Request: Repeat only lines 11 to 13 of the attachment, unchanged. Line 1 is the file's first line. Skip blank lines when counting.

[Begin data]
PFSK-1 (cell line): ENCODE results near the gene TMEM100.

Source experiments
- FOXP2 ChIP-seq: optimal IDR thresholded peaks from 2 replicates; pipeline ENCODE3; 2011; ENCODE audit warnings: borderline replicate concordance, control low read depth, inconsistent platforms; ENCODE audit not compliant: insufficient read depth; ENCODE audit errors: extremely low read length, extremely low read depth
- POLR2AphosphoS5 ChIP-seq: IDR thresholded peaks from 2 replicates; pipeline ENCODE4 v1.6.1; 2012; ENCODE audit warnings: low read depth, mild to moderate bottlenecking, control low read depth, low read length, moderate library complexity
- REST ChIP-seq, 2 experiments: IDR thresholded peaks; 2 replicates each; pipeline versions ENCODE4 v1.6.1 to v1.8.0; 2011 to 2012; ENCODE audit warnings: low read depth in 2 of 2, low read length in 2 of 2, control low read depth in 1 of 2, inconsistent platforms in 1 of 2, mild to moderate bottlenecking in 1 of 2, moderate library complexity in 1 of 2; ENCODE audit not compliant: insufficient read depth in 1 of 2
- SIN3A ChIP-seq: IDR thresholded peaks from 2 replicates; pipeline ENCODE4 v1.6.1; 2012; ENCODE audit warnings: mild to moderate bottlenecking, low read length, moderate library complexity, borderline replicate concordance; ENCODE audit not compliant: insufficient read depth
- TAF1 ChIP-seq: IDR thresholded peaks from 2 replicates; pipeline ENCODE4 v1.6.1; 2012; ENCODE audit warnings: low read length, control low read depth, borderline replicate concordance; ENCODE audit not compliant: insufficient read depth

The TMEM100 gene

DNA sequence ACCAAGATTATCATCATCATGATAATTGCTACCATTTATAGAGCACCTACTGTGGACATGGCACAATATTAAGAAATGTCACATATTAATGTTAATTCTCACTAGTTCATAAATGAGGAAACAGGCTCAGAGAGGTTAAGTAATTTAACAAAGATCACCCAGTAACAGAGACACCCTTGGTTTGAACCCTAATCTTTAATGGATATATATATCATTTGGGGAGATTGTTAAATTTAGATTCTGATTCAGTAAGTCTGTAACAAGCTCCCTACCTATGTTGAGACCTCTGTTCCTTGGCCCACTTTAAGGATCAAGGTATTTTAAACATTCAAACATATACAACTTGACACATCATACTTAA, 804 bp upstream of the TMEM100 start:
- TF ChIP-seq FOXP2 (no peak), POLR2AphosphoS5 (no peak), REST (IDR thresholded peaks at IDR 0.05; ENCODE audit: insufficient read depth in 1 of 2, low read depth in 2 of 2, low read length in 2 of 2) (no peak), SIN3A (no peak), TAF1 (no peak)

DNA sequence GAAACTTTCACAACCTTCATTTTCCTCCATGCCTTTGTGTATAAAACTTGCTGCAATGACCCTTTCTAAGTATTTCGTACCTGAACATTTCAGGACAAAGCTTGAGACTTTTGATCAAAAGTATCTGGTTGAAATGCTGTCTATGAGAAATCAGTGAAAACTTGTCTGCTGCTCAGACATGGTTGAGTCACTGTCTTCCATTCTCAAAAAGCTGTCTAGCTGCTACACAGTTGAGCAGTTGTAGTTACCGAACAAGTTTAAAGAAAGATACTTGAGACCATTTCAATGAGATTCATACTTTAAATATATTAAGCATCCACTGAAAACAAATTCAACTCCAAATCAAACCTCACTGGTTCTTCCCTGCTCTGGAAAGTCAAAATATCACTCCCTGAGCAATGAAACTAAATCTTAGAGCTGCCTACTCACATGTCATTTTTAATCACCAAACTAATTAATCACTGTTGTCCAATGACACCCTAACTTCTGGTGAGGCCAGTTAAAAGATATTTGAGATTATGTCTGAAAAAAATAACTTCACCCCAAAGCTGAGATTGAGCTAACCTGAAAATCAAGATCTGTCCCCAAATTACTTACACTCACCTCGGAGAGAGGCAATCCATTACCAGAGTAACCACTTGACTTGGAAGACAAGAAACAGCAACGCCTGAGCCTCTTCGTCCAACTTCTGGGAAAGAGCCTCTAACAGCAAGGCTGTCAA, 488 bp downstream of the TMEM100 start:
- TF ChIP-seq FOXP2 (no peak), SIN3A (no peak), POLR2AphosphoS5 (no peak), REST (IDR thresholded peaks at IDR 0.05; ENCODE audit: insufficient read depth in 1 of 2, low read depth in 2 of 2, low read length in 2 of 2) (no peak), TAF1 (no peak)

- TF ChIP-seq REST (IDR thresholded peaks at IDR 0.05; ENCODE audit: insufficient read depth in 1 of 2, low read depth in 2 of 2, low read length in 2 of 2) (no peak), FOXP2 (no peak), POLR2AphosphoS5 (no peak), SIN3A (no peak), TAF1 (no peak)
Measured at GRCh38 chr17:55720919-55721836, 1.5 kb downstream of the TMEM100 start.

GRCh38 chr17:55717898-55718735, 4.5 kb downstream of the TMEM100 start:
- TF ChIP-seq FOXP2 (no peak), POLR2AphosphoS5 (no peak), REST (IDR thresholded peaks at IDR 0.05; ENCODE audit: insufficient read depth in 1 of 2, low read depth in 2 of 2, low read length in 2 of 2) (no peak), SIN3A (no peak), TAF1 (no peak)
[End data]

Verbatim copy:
DNA sequence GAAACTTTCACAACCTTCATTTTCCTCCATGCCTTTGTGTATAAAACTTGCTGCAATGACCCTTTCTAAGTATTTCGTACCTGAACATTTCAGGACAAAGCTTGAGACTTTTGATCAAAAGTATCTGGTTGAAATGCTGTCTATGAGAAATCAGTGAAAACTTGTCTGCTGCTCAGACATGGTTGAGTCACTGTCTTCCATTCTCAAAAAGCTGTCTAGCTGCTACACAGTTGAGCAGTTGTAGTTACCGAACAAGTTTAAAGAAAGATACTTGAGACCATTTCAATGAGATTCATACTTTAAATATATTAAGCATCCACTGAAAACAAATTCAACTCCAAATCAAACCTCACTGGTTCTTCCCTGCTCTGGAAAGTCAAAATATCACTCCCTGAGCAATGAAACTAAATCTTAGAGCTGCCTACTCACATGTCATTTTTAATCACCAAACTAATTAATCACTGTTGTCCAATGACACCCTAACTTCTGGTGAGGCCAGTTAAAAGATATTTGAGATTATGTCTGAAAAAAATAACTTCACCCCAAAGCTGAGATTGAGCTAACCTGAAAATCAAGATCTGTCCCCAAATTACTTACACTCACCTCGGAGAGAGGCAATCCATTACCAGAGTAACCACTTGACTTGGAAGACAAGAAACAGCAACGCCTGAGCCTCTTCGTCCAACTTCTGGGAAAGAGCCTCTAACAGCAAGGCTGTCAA, 488 bp downstream of the TMEM100 start:
- TF ChIP-seq FOXP2 (no peak), SIN3A (no peak), POLR2AphosphoS5 (no peak), REST (IDR thresholded peaks at IDR 0.05; ENCODE audit: insufficient read depth in 1 of 2, low read depth in 2 of 2, low read length in 2 of 2) (no peak), TAF1 (no peak)

- TF ChIP-seq REST (IDR thresholded peaks at IDR 0.05; ENCODE audit: insufficient read depth in 1 of 2, low read depth in 2 of 2, low read length in 2 of 2) (no peak), FOXP2 (no peak), POLR2AphosphoS5 (no peak), SIN3A (no peak), TAF1 (no peak)